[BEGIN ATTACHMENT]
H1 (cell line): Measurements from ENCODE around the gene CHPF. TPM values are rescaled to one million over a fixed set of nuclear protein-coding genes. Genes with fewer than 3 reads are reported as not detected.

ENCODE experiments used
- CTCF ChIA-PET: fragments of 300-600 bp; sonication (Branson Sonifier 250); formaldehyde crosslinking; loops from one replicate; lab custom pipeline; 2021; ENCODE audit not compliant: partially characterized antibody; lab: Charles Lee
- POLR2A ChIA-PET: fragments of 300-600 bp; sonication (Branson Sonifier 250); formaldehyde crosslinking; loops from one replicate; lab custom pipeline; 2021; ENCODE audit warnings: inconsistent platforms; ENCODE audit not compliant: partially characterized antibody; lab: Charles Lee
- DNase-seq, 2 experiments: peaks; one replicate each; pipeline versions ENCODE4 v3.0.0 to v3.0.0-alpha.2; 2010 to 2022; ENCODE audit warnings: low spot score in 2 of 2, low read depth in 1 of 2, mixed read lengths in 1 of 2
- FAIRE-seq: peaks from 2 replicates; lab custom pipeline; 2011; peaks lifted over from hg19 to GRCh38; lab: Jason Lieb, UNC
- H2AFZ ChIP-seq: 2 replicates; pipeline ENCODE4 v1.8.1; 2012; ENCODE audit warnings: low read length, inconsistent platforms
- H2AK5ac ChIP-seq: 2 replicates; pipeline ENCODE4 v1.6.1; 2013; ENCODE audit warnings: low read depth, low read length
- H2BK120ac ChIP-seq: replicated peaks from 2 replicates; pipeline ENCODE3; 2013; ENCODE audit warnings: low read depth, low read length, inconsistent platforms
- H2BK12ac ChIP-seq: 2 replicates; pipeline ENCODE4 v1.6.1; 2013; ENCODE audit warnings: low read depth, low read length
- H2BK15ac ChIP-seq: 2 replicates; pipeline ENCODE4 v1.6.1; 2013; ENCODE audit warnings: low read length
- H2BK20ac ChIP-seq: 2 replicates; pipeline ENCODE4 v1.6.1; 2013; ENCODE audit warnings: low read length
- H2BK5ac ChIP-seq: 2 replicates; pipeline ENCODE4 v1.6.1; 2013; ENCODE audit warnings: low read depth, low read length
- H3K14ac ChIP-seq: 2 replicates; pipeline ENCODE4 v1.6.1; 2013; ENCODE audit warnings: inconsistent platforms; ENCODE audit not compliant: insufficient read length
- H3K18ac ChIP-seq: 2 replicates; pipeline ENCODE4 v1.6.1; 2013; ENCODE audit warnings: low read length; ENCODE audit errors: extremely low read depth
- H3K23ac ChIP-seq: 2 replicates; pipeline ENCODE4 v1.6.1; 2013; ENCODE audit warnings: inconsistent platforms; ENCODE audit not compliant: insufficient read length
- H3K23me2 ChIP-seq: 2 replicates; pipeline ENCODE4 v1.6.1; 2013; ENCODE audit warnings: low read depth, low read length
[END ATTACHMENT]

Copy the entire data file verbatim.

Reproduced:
H1 (cell line): Measurements from ENCODE around the gene CHPF. TPM values are rescaled to one million over a fixed set of nuclear protein-coding genes. Genes with fewer than 3 reads are reported as not detected.

ENCODE experiments used
- CTCF ChIA-PET: fragments of 300-600 bp; sonication (Branson Sonifier 250); formaldehyde crosslinking; loops from one replicate; lab custom pipeline; 2021; ENCODE audit not compliant: partially characterized antibody; lab: Charles Lee
- POLR2A ChIA-PET: fragments of 300-600 bp; sonication (Branson Sonifier 250); formaldehyde crosslinking; loops from one replicate; lab custom pipeline; 2021; ENCODE audit warnings: inconsistent platforms; ENCODE audit not compliant: partially characterized antibody; lab: Charles Lee
- DNase-seq, 2 experiments: peaks; one replicate each; pipeline versions ENCODE4 v3.0.0 to v3.0.0-alpha.2; 2010 to 2022; ENCODE audit warnings: low spot score in 2 of 2, low read depth in 1 of 2, mixed read lengths in 1 of 2
- FAIRE-seq: peaks from 2 replicates; lab custom pipeline; 2011; peaks lifted over from hg19 to GRCh38; lab: Jason Lieb, UNC
- H2AFZ ChIP-seq: 2 replicates; pipeline ENCODE4 v1.8.1; 2012; ENCODE audit warnings: low read length, inconsistent platforms
- H2AK5ac ChIP-seq: 2 replicates; pipeline ENCODE4 v1.6.1; 2013; ENCODE audit warnings: low read depth, low read length
- H2BK120ac ChIP-seq: replicated peaks from 2 replicates; pipeline ENCODE3; 2013; ENCODE audit warnings: low read depth, low read length, inconsistent platforms
- H2BK12ac ChIP-seq: 2 replicates; pipeline ENCODE4 v1.6.1; 2013; ENCODE audit warnings: low read depth, low read length
- H2BK15ac ChIP-seq: 2 replicates; pipeline ENCODE4 v1.6.1; 2013; ENCODE audit warnings: low read length
- H2BK20ac ChIP-seq: 2 replicates; pipeline ENCODE4 v1.6.1; 2013; ENCODE audit warnings: low read length
- H2BK5ac ChIP-seq: 2 replicates; pipeline ENCODE4 v1.6.1; 2013; ENCODE audit warnings: low read depth, low read length
- H3K14ac ChIP-seq: 2 replicates; pipeline ENCODE4 v1.6.1; 2013; ENCODE audit warnings: inconsistent platforms; ENCODE audit not compliant: insufficient read length
- H3K18ac ChIP-seq: 2 replicates; pipeline ENCODE4 v1.6.1; 2013; ENCODE audit warnings: low read length; ENCODE audit errors: extremely low read depth
- H3K23ac ChIP-seq: 2 replicates; pipeline ENCODE4 v1.6.1; 2013; ENCODE audit warnings: inconsistent platforms; ENCODE audit not compliant: insufficient read length
- H3K23me2 ChIP-seq: 2 replicates; pipeline ENCODE4 v1.6.1; 2013; ENCODE audit warnings: low read depth, low read length